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Romney, Bishop Troll Illinois Senator Over Effort To Designate 8 Million Acres Of Wilderness In Utah

Image of separate photos of Mitt Romney and Rob Bishop cropped together.
KUER file
In retaliation for the effort to create new wilderness areas in Utah, U.S. Sen. Mitt Romney and Rep. Rob Bishop this week introduced legislation to designate part of an Illinois national forest as wilderness.

Call it the Red Rock Rumble. 

Utah Republicans Sen. Mitt Romney and Rep. Rob Bishop introduced legislation this week to designate 289,000 acres in an Illinois national forest as wilderness. It’s Republicans’ latest retort to an ongoing effort to create new wilderness areas in Utah state.

The bill is called The Shawnee Wilderness Area Designation Act, and it isn’t supposed to pass, said Bishop.

“One good turn deserves another, and one stupid bill demands another,” he said. 

Bishop and Romney introduced the legislation in response to the latest bill filed by Sen. Dick Durbin, D-Ill. The Red Rock Wilderness Act seeks to create 8.2 million acres of wilderness in southern Utah

Democrats have been filing versions of the bill for 30 years, and Bishop said he’s tired of it.

“The bill is nothing more than a publicity stunt to give eastern senators the ability of fundraising with environmental groups, and to give groups like [The Southern Utah Wilderness Alliance] the ability to fundraise off of this bill,” he said. 

The Southern Utah Wilderness Alliance, or SUWA, is a conservation group based in Salt Lake City that has championed America’s Red Rock Wilderness Act for decades. The bill was first introduced by former U.S. Rep. Wayne Owens, D-Utah, in 1989, after a group called the Utah Wilderness Coalition proposed the creation of 5.7 million acres of wilderness land in Utah. 

“It has been the flagship of a movement to protect these lands in southern Utah,” said SUWA executive director Scott Groene. 

And this isn’t the first time Utah lawmakers have filed retaliatory legislation in response to it, Bishop said.

After Owens retired in 1992, U.S. Rep. Maurice Hinchey, D-NY, introduced the legislation in 1994. Rep. Jim Hansen, R-Utah, who preceded Bishop, responded with a bill to create a wilderness area in Hinchey’s district, Bishop said.

Durbin first filed America’s Red Rock Wilderness Act in the Senate in 1997 and has done so each Congress since. In 2009, the bill received its only hearing to date. 

During that hearing, Bishop argued that designating the federal land identified in the bill as wilderness would make it harder for the state to fund its public school system.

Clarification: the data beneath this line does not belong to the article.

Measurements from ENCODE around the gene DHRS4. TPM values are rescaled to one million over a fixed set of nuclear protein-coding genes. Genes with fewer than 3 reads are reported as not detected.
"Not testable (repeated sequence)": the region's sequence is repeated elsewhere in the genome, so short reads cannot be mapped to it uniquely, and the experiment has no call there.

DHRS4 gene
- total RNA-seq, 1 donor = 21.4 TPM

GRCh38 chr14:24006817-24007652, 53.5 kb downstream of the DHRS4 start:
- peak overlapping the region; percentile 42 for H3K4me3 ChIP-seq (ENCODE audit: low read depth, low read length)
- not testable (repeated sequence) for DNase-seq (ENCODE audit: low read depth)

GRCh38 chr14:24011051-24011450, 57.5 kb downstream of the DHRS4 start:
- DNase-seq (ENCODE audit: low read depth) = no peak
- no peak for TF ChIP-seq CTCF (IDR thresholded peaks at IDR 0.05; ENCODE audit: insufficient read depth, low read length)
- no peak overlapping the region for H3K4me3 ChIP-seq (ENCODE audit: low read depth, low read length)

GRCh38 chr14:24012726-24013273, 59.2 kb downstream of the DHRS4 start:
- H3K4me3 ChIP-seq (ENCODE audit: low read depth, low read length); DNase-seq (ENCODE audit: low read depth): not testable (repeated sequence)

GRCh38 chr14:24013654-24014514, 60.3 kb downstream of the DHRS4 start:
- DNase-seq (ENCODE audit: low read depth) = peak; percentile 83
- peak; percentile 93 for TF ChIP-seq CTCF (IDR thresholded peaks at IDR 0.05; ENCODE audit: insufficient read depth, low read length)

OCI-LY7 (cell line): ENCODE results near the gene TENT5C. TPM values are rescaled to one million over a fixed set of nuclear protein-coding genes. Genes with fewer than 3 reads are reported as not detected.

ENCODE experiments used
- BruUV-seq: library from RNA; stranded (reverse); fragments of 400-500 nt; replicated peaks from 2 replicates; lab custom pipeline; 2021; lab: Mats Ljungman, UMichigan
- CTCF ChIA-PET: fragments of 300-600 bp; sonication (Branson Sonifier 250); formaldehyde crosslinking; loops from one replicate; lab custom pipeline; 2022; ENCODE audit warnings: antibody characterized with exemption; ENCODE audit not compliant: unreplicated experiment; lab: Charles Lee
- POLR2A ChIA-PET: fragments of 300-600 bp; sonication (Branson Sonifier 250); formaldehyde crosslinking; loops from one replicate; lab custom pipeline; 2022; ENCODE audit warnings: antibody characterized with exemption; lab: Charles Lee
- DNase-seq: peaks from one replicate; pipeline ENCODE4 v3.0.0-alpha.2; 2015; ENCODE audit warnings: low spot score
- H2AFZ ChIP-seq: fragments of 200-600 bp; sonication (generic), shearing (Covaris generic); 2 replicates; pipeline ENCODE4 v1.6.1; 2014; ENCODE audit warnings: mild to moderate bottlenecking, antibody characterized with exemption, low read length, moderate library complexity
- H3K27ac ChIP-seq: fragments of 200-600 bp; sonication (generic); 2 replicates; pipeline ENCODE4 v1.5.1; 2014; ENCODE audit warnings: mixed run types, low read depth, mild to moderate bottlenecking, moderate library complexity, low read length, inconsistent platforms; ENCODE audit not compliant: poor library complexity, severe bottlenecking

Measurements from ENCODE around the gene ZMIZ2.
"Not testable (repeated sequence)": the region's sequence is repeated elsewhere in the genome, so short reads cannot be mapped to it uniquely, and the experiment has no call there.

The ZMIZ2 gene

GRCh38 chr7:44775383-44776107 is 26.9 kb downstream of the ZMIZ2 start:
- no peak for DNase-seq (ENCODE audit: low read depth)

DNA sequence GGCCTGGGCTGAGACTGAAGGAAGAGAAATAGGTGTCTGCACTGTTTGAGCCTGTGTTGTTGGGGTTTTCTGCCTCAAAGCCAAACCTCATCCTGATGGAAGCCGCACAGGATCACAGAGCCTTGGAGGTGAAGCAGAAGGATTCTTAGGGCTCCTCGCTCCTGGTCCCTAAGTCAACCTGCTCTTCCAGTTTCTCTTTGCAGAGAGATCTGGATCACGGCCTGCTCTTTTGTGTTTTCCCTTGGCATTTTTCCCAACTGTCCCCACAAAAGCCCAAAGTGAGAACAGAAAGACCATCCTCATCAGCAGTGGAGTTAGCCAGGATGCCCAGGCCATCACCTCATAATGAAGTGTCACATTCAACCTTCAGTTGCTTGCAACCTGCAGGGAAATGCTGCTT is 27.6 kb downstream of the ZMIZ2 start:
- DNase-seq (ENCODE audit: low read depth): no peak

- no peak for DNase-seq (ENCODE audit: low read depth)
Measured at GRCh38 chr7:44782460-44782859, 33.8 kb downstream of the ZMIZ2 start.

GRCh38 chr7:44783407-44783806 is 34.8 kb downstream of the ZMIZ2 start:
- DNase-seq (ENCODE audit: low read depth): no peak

“So it is one of those simple situations that whenever you do changes to public lands in Utah there will be collateral damage, and there will be collateral damage that hits kids,” he said. 

The Utah State Board of Education, the School Institutional Trust Lands Administration, the National Education Association and all 15 counties affected by the bill wrote letters opposing it in 2009. 

While the legislation faces substantial local opposition, Groene says it has inspired laws to designate 1 million acres of wilderness in Washington and Emery counties. 

“Neither one of those bills would have ever seen the light of day if it hadn’t been for the pressure put on Utah’s delegation from America’s Red Rock Wilderness Act,” Groene said. “Nor would those bills have protected near as much wilderness if it hadn’t been for the Red Rock champions, notably, in both cases, Senator Dick Durbin.”

Durbin introduced America’s Red Rock Wilderness Act in the Senate on Monday. It has been referred to the Committee on Energy and Natural Resources.

Kate Groetzinger is a Report for America corps member who reports from KUER's Southeast Bureau in San Juan County.

Correction 2:17 MST, 12/23/19: A previous headline for this story listed the incorrect number of acres The Red Rock Wilderness  Act would impact.

Kate joined KUER from Austin, Texas. She has a master's degree in journalism from the University of Texas at Austin’s Moody School of Communication. She has been an intern, fellow and reporter at Texas Monthly, the Texas Observer, Quartz, the Texas Standard and Voces, an oral history project. Kate began her public radio career at Austin’s NPR station, KUT, as a part-time reporter. She served as a corps member of Report For America, a public service program that partners with local newsrooms to bring reporters to undercovered areas across the country.
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